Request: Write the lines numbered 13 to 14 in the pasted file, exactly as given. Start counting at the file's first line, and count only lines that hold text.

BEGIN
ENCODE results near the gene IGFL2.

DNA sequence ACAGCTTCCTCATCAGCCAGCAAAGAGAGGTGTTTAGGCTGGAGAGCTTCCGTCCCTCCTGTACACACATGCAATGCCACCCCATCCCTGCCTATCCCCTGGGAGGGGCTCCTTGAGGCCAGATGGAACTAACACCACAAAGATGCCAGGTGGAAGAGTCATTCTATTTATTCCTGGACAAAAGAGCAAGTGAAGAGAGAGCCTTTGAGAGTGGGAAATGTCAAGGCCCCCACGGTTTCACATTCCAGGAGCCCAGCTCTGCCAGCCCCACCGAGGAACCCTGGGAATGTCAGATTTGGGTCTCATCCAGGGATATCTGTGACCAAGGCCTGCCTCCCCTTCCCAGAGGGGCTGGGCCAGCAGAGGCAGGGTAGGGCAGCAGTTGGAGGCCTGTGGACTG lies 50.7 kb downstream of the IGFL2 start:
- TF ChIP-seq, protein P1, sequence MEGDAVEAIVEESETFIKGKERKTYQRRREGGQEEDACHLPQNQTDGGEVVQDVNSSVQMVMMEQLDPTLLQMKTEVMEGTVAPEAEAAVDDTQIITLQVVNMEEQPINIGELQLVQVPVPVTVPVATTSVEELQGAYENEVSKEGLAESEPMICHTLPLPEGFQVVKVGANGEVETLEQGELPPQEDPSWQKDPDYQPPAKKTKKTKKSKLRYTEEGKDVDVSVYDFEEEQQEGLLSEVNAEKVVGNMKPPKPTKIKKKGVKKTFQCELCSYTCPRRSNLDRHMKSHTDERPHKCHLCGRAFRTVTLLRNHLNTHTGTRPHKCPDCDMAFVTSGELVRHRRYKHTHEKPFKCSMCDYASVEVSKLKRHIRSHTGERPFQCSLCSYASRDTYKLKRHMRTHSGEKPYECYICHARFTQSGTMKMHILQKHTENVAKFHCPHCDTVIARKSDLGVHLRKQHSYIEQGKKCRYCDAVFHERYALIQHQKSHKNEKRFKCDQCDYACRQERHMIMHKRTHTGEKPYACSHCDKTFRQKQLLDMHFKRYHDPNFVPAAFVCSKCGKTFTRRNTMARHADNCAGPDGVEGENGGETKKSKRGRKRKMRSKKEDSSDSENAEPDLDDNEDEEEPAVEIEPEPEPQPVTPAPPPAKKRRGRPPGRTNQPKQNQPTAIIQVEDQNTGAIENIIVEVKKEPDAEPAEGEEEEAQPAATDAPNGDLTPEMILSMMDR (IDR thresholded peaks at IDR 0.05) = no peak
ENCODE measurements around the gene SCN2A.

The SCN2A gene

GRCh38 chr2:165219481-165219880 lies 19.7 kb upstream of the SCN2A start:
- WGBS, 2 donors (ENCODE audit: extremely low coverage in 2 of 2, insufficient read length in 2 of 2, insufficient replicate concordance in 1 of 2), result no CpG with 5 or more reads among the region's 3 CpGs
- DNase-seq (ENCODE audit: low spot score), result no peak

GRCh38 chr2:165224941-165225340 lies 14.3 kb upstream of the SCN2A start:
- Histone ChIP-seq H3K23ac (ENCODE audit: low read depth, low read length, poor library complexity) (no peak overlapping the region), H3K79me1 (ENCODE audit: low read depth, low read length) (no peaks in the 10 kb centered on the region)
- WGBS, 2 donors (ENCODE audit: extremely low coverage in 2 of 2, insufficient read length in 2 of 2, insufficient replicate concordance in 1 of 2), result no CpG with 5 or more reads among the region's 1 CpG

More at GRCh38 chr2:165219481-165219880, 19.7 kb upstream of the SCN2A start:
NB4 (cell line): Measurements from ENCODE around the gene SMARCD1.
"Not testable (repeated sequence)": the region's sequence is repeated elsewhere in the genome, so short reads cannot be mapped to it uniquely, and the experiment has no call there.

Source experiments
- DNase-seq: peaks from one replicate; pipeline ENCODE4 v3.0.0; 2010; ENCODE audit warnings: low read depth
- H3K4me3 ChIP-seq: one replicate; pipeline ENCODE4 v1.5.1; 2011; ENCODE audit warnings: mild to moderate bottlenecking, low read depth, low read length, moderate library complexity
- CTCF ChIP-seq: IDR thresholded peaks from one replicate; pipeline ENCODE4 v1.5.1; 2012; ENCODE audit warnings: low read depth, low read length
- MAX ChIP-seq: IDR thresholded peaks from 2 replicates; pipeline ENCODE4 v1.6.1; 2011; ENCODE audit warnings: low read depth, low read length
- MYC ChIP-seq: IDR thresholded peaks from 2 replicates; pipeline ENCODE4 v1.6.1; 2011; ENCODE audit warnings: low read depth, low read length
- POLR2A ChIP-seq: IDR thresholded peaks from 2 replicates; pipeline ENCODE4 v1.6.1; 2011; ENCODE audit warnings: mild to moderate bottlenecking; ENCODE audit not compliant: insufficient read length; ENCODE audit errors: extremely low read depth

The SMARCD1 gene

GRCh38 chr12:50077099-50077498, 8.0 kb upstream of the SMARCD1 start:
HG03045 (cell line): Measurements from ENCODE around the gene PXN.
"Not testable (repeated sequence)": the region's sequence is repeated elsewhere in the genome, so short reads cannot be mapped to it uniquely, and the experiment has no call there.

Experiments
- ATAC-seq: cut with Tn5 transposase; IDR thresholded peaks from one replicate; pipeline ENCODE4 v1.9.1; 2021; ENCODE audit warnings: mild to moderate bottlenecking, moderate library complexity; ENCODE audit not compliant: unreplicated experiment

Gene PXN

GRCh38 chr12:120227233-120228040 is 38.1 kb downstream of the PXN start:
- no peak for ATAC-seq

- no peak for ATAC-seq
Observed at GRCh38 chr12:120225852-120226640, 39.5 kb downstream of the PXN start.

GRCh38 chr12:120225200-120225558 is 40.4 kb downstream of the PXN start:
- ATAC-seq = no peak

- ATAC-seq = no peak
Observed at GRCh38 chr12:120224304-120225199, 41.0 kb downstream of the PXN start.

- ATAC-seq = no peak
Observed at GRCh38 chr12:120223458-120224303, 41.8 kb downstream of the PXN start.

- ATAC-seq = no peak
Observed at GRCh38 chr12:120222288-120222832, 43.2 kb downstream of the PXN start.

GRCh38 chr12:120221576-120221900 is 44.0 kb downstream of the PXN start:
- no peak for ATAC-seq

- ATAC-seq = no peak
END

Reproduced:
NB4 (cell line): Measurements from ENCODE around the gene SMARCD1.
"Not testable (repeated sequence)": the region's sequence is repeated elsewhere in the genome, so short reads cannot be mapped to it uniquely, and the experiment has no call there.